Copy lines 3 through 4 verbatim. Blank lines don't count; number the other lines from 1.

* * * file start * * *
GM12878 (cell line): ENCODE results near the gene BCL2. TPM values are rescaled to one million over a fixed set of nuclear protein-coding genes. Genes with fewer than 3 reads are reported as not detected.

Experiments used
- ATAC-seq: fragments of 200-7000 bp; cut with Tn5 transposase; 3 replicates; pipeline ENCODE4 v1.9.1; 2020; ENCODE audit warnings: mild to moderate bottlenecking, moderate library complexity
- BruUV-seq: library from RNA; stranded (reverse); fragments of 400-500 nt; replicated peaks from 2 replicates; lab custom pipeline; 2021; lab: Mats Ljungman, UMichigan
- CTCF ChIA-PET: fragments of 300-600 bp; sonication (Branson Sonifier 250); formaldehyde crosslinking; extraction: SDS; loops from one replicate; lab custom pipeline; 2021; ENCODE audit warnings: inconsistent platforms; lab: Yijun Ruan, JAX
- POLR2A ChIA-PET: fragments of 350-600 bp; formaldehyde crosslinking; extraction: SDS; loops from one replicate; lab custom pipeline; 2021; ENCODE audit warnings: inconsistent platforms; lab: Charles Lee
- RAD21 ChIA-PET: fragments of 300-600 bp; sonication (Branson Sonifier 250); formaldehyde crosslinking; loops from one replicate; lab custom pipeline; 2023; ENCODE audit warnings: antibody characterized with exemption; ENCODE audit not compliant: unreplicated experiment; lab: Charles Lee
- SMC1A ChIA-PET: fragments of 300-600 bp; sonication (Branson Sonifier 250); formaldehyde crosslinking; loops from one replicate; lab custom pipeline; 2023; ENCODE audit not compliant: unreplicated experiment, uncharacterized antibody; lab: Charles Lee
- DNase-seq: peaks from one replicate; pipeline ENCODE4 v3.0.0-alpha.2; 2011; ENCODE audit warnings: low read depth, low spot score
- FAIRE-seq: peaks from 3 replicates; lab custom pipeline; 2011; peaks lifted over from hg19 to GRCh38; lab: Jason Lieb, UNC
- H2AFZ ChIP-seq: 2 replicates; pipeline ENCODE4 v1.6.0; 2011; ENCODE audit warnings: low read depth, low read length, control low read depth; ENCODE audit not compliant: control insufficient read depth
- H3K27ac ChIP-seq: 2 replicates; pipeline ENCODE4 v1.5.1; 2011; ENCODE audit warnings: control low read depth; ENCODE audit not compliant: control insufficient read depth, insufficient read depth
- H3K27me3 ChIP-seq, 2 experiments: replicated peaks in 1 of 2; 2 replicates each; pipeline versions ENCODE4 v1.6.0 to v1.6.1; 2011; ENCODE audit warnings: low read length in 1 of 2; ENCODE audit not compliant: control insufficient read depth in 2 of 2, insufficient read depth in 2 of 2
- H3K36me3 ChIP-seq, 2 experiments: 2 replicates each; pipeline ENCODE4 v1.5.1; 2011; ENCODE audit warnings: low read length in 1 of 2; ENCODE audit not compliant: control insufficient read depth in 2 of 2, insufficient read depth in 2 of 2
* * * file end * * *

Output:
- ATAC-seq: fragments of 200-7000 bp; cut with Tn5 transposase; 3 replicates; pipeline ENCODE4 v1.9.1; 2020; ENCODE audit warnings: mild to moderate bottlenecking, moderate library complexity
- BruUV-seq: library from RNA; stranded (reverse); fragments of 400-500 nt; replicated peaks from 2 replicates; lab custom pipeline; 2021; lab: Mats Ljungman, UMichigan